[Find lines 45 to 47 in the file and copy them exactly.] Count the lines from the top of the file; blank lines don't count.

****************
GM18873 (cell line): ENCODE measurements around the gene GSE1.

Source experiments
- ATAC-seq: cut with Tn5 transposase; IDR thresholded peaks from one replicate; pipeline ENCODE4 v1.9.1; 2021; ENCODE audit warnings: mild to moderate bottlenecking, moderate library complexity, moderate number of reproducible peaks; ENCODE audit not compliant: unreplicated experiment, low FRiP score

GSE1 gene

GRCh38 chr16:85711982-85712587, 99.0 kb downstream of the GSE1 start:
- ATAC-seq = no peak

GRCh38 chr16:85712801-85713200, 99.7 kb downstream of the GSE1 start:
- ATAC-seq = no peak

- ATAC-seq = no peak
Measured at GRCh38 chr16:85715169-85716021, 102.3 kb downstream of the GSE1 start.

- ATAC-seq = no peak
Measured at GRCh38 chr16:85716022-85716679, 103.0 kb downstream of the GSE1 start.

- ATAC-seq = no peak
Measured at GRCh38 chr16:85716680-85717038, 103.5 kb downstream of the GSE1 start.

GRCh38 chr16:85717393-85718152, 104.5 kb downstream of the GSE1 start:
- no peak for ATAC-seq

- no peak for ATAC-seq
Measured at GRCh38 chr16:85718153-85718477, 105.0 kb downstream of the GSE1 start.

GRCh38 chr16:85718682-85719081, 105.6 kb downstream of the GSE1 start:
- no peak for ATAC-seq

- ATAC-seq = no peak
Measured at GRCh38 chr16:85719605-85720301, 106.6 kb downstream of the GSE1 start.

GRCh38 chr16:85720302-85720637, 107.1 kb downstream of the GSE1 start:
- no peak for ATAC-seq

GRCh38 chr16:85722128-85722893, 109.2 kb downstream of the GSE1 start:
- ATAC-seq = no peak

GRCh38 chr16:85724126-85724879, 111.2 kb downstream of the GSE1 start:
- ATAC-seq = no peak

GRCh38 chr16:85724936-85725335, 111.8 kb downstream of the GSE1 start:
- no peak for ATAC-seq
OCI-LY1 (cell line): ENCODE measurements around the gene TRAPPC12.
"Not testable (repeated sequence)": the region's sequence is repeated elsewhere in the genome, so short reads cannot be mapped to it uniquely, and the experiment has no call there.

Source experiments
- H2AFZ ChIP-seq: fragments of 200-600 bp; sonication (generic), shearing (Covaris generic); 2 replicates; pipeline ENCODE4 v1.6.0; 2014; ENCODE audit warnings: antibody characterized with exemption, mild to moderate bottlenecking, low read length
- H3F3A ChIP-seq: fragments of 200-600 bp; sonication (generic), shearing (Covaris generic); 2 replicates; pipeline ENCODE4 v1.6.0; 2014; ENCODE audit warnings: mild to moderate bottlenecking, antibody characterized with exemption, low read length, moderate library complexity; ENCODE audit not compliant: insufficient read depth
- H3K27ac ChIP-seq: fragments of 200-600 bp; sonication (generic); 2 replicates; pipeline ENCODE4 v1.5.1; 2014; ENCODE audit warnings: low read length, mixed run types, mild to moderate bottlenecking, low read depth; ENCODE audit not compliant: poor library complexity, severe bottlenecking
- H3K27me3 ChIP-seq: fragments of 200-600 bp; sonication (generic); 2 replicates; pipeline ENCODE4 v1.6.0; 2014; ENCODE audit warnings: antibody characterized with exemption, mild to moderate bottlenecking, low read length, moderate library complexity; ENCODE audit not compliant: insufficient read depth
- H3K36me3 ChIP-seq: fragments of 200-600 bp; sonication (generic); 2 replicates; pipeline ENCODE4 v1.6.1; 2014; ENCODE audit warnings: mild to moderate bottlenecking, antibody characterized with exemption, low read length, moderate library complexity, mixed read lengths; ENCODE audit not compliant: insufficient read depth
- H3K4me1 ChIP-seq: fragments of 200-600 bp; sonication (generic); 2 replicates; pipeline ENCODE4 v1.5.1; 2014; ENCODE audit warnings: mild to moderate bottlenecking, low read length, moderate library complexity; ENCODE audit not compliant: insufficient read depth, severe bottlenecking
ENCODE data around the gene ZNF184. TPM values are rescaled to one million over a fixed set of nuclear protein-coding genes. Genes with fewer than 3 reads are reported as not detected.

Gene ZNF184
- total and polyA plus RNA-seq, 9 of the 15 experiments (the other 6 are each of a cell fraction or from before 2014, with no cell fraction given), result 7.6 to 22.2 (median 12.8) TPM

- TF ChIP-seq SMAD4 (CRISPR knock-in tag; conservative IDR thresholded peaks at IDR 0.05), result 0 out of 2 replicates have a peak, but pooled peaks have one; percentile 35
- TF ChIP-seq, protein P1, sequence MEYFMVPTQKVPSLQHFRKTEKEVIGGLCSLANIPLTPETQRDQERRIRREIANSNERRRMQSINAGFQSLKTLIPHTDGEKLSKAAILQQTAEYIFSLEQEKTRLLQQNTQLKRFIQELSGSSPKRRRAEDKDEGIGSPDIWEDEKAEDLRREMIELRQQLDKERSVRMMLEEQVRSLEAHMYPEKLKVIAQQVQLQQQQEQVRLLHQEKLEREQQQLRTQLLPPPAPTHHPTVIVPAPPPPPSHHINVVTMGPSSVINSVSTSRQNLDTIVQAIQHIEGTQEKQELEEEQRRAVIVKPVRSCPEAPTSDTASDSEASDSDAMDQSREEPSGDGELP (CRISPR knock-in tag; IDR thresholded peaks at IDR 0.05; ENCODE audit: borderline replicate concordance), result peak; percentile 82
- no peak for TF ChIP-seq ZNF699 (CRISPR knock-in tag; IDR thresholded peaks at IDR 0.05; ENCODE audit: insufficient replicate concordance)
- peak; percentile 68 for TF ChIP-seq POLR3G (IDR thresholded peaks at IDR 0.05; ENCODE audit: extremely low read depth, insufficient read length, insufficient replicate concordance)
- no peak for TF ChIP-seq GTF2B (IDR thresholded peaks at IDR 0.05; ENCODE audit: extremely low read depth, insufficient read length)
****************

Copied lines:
- no peak for TF ChIP-seq ZNF699 (CRISPR knock-in tag; IDR thresholded peaks at IDR 0.05; ENCODE audit: insufficient replicate concordance)
- peak; percentile 68 for TF ChIP-seq POLR3G (IDR thresholded peaks at IDR 0.05; ENCODE audit: extremely low read depth, insufficient read length, insufficient replicate concordance)
- no peak for TF ChIP-seq GTF2B (IDR thresholded peaks at IDR 0.05; ENCODE audit: extremely low read depth, insufficient read length)